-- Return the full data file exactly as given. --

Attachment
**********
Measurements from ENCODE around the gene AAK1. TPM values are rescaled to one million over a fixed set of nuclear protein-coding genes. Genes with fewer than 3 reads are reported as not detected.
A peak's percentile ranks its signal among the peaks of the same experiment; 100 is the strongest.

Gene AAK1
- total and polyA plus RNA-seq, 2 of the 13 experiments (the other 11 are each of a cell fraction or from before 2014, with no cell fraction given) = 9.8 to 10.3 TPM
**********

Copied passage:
Measurements from ENCODE around the gene AAK1. TPM values are rescaled to one million over a fixed set of nuclear protein-coding genes. Genes with fewer than 3 reads are reported as not detected.
A peak's percentile ranks its signal among the peaks of the same experiment; 100 is the strongest.

Gene AAK1
- total and polyA plus RNA-seq, 2 of the 13 experiments (the other 11 are each of a cell fraction or from before 2014, with no cell fraction given) = 9.8 to 10.3 TPM